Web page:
Petting a dog has more to it than one might think. There is such a thing as not knowing how to pet a dog and there’s a right way to do it. It doesn’t matter if it’s your dog or someone else’s, it all starts with how you approach it. Knowing how to properly pet dogs can make a difference between you being the human they love or the human they run away from.
Why do humans pet dogs?
Studies show that petting a dog can trigger the release of oxytocin in humans. This hormone lowers the heart rate, blood pressure and reduces stress levels. Petting also has a calming effect on dogs and helps soothe mild cases of anxiety. However, it will have little impact on more severe cases and can make it worse if the underlying cause of anxiety isn’t addressed. Petting is also a form of bonding between humans and dogs and can be used to encourage positive behaviors if used as a reward. A great way to use petting as a reward is by petting dogs when they’re showing calm behavior.
But keep in mind that petting may not be an appropriate reward for every situation. The reward needs to match the difficulty of the behavior you want to reinforce. For example, petting can be a good enough reward when you ask your dog to come to you while you’re in your backyard. But, in a place where there are more distractions around, petting may not be enough.
7 rules to follow when learning how to pet a dog
There are 7 rules you should follow if you want to become a dog’s favorite person. You’ll notice that these rules are all about respecting the dog’s personal space, avoiding any problems, and ensuring the dog is comfortable at all times.
It’s all about positive reinforcement. If a dog’s experience with you is negative, it’ll try to avoid you next time you bump into each other. On the other hand, if a dog has a positive experience with you, it’ll start trusting you.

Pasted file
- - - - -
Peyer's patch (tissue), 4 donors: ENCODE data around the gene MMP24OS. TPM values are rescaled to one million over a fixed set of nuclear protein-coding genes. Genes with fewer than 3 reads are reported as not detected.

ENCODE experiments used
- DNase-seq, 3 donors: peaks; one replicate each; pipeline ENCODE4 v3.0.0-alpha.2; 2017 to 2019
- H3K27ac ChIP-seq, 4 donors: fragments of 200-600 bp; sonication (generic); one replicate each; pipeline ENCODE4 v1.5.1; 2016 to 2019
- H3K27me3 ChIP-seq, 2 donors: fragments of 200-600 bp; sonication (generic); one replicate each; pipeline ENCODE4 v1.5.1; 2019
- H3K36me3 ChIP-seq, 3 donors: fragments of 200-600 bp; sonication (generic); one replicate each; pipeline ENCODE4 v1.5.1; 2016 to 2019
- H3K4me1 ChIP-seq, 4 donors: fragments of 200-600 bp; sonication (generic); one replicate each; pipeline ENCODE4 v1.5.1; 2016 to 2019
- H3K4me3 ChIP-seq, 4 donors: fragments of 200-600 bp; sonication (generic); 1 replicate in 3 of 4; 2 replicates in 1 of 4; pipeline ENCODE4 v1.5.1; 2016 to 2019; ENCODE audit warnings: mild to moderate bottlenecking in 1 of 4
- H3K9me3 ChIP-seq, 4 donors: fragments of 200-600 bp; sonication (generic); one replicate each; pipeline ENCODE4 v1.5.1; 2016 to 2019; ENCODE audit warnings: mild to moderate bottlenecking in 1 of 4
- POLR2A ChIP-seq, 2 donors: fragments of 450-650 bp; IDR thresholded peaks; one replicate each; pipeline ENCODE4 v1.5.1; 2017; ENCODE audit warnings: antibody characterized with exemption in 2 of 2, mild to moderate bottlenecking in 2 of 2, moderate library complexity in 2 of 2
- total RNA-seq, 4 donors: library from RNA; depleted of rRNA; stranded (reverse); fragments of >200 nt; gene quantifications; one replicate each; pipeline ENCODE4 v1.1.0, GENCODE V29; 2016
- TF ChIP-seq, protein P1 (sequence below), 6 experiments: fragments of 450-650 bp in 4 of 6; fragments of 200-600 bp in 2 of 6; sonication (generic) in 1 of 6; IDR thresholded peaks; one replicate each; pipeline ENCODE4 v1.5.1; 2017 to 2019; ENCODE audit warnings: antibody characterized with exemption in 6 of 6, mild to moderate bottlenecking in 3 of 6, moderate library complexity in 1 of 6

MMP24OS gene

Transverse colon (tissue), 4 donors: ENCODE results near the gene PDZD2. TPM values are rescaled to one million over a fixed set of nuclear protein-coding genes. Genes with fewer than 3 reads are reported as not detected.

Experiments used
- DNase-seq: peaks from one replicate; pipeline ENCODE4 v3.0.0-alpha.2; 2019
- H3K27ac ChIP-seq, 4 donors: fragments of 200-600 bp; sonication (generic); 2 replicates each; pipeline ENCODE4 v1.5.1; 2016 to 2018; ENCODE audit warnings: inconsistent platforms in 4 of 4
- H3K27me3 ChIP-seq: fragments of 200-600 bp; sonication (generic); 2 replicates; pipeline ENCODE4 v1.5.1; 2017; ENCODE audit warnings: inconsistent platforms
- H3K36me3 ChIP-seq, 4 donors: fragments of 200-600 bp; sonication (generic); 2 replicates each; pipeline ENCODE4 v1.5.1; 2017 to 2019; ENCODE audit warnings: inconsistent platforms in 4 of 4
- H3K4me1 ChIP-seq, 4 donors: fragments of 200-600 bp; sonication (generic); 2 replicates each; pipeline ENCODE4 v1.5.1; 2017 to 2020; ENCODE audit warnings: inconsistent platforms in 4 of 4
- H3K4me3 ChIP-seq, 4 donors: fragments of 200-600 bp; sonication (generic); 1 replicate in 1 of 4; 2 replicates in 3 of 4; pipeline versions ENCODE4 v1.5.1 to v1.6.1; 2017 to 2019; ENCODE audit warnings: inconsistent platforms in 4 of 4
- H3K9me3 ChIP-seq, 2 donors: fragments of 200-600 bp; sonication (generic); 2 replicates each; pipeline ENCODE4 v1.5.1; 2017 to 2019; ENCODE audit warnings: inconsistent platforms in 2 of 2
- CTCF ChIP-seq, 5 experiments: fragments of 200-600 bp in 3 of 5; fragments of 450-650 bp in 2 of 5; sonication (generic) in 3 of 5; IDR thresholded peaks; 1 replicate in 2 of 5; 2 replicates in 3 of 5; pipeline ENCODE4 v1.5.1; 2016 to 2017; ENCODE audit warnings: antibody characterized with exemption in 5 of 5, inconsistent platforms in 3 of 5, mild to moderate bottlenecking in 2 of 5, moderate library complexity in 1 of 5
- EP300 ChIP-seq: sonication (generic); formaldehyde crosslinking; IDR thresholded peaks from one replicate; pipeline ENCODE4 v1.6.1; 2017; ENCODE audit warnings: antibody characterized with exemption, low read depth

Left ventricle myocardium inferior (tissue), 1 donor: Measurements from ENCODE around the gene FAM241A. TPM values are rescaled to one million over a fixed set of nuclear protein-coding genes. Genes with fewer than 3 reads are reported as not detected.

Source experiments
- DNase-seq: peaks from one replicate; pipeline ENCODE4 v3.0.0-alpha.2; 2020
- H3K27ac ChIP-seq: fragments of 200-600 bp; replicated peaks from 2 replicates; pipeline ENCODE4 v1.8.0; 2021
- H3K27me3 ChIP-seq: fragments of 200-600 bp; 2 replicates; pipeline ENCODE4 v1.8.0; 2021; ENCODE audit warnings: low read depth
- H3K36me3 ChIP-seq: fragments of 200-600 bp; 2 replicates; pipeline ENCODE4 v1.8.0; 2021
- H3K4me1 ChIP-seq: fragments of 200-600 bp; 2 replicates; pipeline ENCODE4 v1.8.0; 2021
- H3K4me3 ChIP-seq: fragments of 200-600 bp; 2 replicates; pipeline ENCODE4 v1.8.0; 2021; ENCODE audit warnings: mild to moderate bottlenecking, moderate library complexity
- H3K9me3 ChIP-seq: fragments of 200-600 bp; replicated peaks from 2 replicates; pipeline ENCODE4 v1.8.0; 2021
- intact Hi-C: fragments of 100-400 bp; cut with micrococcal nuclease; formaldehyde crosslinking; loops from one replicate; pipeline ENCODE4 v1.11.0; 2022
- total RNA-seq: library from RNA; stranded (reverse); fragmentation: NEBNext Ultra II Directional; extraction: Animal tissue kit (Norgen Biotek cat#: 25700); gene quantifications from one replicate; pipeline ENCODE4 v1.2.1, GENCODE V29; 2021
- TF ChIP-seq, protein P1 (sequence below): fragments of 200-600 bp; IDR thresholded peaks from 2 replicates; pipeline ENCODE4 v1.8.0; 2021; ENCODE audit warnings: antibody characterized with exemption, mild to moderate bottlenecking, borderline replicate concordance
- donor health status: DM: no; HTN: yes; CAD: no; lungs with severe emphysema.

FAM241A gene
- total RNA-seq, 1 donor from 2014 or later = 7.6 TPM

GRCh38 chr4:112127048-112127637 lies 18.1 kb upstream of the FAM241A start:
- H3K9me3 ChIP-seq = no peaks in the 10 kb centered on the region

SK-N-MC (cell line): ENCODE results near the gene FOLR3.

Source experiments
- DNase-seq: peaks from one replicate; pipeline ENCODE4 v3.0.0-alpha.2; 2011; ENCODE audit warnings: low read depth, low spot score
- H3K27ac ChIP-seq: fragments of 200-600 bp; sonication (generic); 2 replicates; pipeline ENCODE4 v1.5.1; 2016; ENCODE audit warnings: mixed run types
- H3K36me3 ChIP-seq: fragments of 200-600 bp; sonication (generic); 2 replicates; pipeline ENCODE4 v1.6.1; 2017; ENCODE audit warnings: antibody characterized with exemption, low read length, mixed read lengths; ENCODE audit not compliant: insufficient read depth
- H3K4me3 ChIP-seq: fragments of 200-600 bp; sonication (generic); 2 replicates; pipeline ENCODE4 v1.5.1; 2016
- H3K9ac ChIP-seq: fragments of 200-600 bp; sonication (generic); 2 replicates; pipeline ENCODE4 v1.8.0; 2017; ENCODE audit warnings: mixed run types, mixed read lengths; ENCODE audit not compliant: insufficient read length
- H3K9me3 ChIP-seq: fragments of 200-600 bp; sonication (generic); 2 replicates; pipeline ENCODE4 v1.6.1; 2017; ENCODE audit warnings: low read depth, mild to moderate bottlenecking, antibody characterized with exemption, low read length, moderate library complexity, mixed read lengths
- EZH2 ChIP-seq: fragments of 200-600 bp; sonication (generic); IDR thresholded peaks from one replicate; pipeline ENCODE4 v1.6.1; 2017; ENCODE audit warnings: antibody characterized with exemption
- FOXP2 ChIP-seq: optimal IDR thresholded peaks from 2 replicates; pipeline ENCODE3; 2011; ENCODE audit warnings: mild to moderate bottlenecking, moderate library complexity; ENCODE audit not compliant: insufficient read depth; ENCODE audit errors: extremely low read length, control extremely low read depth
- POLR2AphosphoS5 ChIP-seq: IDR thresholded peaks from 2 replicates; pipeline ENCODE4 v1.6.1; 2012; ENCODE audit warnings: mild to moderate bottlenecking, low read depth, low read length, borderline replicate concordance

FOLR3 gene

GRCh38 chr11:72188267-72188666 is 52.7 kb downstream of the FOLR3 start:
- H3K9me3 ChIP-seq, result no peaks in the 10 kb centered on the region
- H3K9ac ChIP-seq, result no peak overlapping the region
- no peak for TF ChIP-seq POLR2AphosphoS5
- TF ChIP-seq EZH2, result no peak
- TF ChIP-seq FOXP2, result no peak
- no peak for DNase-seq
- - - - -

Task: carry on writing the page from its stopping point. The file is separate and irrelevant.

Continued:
1. Read the dog’s body language before making an approach. Dogs can’t speak so humans need to learn how to read their body language in order to understand what they’re feeling. Avoid approaching dogs that are showing signs of anxiety, fear, or aggression. It’s important to know when it’s alright to approach a dog and to leave it alone, even if it’s your own dog.
2. Ask for permission from the dog’s owner. Not every dog likes to be pet, especially by strangers and the owners will let you know if that’s the case with their dog. A simple “Can I pet your dog?” Is enough and can go a long way.
3. Let the dog approach you even if you have the owner’s permission. If the dog seems interested in interacting with you and approaches you with a wagging tail, go ahead and pet it. However, if the dog stands there, backs off, or turns its head away from you, it’s best if you leave it alone.
4. Be mindful of your own body language. As mentioned earlier, body language is a big part of our communication with dogs. This means that you are also communicating with dogs through your body language. Therefore, when petting dogs, avoid hovering over them as they might perceive this gesture as a threat. When you want to pet larger dogs, stand with your body facing sideways, and when petting smaller dogs, kneel also facing sideways.
5. Avoid direct eye contact, especially with dogs you’re not familiar with. Direct eye contact can make dogs feel uncomfortable and can be interpreted as a sign of aggression. When approaching dogs that you’ve never met before, your eyes should be slightly averted.
6. Never reach over a dog’s head if it’s the first time you’re interacting with them. When reaching over a dog’s head, there’s an instance where they don’t know where your hand is going and this can make them feel uncomfortable. Instead, let them sniff your dog first, and if they look relaxed, start by petting their chest. When petting, avoid quick movements as these can make dogs nervous.
7. Avoid petting for extended periods of time. The ideal is to pet the dog for a few seconds and then pause. This gives them an opportunity to ask for more or to move away if they need a break or aren’t feeling comfortable.
Even the friendliest dog you know can have days where it doesn’t feel like being pet. That’s why it’s important to follow the rules described above in order to guarantee everybody’s safety.
Making sense of it all
These rules aim, not only to ensure the dogs you come across with are comfortable but also to ensure that everyone is safe at all times. Knowing when a dog wants to be pet and when it’s best to leave it alone is key to ensuring safety. The way you pet dogs can have an impact on their emotions. A slow and gentle touch in the direction of the fur is usually the best option, especially with a dog you don’t know. Quick and shallow pats can overly arouse a dog or frighten it.